The GOOGLEFINANCE function is a powerful function that can be used to get real-time financial and market-related data. With this function, you can quickly import the current prices of various stocks, currencies, and other securities into your spreadsheet.
When properly learned, this function can save you a ton of time importing financial market data. After you have your data in your spreadsheet, you can then analyze, manipulate, and create visualizations with your data as you see fit.
In this tutorial, I will show you how to use the GOOGLEFINANCE function in Google Sheets.
Table of Contents
The GOOGLEFINANCE function is used to fetch current or historical securities information from Google Finance.
The syntax of this function is:
GOOGLEFINANCE(ticker, [attribute], [start_date], [end_date|num_days], [interval])
- ticker – this is the ticker symbol for the traded security to import. You have to use both the exchange symbol and ticker symbol for the most accurate results. Here are a couple of examples: “NASDAQ:AAPL”, “NASDAQ:MSFT”, “NYSE:GS”. If you do not specify an exchange symbol, Google Sheets will choose one for you.
- attribute – this is an optional argument and will be set to “price” by default. This is the attribute about your chosen ticker that to import data for. There are a ton of attributes about your security that you can import
- For real-time data, you can select the following attributes:
- price – the price of the security, this is real-time data but may have a delay up to 20 minutes
- priceopen – the price at market open
- high – the high price of the current day
- low – the low price of the current day
- volume – the trading volume of the current day
- marketcap – market capitalization of the stock
- tradetime – the time of the last trade
- datadelay – this will tell you how delayed the real-time data is
- volumeavg – the average daily trading volume
- pe – price/earnings ratio
- eps – earnings per share
- high52 – the 52-week high price
- low52 – the 52-week low price
- change – the change in price since the previous day’s close
- beta – beta value
- changepct – percentage change since previous day’s close
- closeyest – closing price on the previous day
- shares – the number of outstanding shares
- currency – the currency the security is priced in (open, low, high, and volume won’t return for this argument)
- For historical data, you can select these attributes:
- open – opening price for the dates given
- close – closing price for the dates given
- high – high price for the dates given
- low – low price for the dates given
- volume – volume for the dates given
- all – this returns all of the above options
- For mutual fund data, you can select these attributes:
- closeyest – the closing price on the previous day
- date – the date that the net asset value was reported
- returnytd – year-to-date return of the mutual fund
- netassests – the net assets
- change – the change from the most recent net asset value and the previous one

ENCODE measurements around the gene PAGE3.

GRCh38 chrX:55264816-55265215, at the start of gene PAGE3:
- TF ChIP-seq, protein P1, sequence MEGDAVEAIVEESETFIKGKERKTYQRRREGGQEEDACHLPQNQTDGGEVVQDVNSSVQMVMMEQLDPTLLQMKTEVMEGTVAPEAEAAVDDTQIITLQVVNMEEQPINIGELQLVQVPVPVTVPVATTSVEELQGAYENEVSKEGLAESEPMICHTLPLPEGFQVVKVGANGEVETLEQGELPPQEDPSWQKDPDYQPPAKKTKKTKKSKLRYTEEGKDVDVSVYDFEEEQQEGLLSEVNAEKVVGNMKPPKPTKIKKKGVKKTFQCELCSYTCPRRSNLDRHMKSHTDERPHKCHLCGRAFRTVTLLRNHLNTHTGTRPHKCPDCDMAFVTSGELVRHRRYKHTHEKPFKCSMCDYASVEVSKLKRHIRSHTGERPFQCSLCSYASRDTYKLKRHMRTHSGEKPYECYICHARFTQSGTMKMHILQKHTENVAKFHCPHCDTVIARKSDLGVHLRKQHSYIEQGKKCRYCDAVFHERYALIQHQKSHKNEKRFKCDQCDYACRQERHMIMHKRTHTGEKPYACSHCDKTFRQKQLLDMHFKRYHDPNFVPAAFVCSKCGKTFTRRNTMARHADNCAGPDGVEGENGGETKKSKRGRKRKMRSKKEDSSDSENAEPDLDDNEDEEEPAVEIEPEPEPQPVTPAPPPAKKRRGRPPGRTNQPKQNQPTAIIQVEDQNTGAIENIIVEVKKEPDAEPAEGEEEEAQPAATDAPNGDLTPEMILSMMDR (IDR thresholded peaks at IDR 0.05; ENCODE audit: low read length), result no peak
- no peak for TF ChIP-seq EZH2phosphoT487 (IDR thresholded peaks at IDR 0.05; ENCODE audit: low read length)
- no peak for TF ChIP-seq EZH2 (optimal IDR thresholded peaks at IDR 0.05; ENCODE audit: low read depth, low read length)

- changepct – percentage change in net asset value
- yieldpct – the distribution yield, the sum of the previous 12 months’ income distributions, and net asset value gains divided by the previous month’s net asset value
- returnday – the one-day total return
- return1 – the one-week total return
- return4 – the four-week total return
- return52 – the thirteen-week total return
- return156 – 156 week total return (3-years)
- return260 260-week total return (5-years)
- incomedividend – the most recent cash distribution amount
- incomedividenddate – the most recent cash distribution date
- capitalgain – the most recent capital gain distribution amount
- morningstarrating – Morningstar star rating
- expenseratio – the expense ratio
- For real-time data, you can select the following attributes:
- start_date – this is an optional argument. It is the start date to use when fetching historical data
- end_date|num_days – this is an optional argument. It is the end date or number of days from the start date to import data from. If this is not specified, data will be returned for only 1 day (the start_date)
- interval – this is an optional argument. It is the frequency of returned data. Options for this argument are:
- “DAILY” or “WEEKLY”
- 1 or 7
There are a few important notes that you should know about using this function:
- The data is not meant to be used by professionals. Professional use might require licensing fees from a third-party data provider
- Every argument in this function should be enclosed in quotation marks unless using a cell reference. The only argument that doesn’t need quotations is the interval argument if you are using numbers (1 or 7)
- Real-time data returns in a single cell, whereas, historical data is returned in an array
- Not every symbol will return all attributes
- If date arguments are used, the function will only return historical data
- There may be delays in the data up to 20 minutes and quotes are not sourced from all markets. This information is meant to be used for informational purposes and not meant to be used for trading or advice
- Dates used in the function are used as noon UTC time. If an exchange closes before that time, results might be shifted a day
Using the GOOGLEFINANCE Function
Now that we have covered the syntax, let’s take a look at some examples to show how to use the function.
In the below sections I will cover several important ways that you can use the function. I will take a look at pulling stock data such as current prices, historical data, mutual fund data, and using the function to work with currency.